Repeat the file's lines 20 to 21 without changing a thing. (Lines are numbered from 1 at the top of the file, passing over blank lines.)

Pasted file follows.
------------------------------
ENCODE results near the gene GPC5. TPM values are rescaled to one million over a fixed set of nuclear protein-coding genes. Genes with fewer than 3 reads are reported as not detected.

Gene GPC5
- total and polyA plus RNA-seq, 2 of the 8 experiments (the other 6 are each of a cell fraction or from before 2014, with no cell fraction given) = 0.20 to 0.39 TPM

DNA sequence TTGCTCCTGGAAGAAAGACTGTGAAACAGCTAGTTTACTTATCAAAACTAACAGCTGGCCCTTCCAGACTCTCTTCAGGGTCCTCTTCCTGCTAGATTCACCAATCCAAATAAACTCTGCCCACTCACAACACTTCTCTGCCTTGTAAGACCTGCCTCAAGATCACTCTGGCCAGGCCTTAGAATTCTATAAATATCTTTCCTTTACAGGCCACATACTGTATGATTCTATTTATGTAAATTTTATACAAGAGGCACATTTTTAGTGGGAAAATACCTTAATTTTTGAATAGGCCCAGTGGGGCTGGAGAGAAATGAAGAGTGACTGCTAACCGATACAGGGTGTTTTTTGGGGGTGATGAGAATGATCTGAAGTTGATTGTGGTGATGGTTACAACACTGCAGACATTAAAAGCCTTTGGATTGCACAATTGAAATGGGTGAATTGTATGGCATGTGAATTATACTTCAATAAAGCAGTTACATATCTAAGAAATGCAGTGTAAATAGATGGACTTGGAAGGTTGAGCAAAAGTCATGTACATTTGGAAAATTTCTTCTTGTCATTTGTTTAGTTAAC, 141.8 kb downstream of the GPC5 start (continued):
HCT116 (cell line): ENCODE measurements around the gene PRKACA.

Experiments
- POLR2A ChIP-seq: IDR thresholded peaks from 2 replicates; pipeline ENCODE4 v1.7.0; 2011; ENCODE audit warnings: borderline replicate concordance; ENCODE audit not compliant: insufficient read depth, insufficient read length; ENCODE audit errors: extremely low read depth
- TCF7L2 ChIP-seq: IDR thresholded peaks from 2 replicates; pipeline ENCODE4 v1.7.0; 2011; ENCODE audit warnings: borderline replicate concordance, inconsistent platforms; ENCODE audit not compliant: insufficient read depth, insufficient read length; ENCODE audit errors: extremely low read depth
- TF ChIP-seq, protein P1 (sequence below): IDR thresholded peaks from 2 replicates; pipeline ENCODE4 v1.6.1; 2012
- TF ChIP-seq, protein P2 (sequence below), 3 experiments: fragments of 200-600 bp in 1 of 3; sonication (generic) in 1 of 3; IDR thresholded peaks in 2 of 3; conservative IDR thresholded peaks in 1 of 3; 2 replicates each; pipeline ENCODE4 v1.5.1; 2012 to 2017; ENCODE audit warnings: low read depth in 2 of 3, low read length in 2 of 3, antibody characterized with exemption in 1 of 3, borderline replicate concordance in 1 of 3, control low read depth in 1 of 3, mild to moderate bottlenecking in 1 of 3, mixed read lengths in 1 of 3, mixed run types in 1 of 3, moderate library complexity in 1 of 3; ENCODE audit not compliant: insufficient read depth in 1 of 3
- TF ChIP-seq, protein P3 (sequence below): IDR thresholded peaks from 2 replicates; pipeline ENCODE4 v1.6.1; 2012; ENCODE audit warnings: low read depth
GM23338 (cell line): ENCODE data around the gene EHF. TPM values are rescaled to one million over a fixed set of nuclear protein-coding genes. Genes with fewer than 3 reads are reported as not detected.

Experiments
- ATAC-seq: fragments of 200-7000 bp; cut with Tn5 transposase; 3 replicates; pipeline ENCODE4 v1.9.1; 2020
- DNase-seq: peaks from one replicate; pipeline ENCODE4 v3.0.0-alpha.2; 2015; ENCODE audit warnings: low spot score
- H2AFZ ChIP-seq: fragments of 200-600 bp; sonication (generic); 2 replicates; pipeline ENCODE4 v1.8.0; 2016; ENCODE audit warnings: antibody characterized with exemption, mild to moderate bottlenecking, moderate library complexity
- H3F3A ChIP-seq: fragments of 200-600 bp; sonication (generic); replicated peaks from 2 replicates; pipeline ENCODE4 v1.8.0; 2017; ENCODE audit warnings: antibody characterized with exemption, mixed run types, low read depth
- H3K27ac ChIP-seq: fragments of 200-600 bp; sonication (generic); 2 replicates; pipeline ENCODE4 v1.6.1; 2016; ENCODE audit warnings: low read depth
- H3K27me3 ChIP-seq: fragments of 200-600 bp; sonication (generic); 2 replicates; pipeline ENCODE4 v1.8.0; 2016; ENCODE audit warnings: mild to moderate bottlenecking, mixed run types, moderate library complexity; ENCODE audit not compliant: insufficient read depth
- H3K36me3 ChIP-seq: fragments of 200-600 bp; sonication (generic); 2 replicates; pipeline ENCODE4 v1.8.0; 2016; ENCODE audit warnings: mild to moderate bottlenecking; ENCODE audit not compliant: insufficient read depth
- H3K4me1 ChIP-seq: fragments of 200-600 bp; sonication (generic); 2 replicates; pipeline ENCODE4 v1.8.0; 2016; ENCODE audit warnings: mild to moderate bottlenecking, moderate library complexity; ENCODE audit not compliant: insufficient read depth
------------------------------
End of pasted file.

- H3K36me3 ChIP-seq: fragments of 200-600 bp; sonication (generic); 2 replicates; pipeline ENCODE4 v1.8.0; 2016; ENCODE audit warnings: mild to moderate bottlenecking; ENCODE audit not compliant: insufficient read depth
- H3K4me1 ChIP-seq: fragments of 200-600 bp; sonication (generic); 2 replicates; pipeline ENCODE4 v1.8.0; 2016; ENCODE audit warnings: mild to moderate bottlenecking, moderate library complexity; ENCODE audit not compliant: insufficient read depth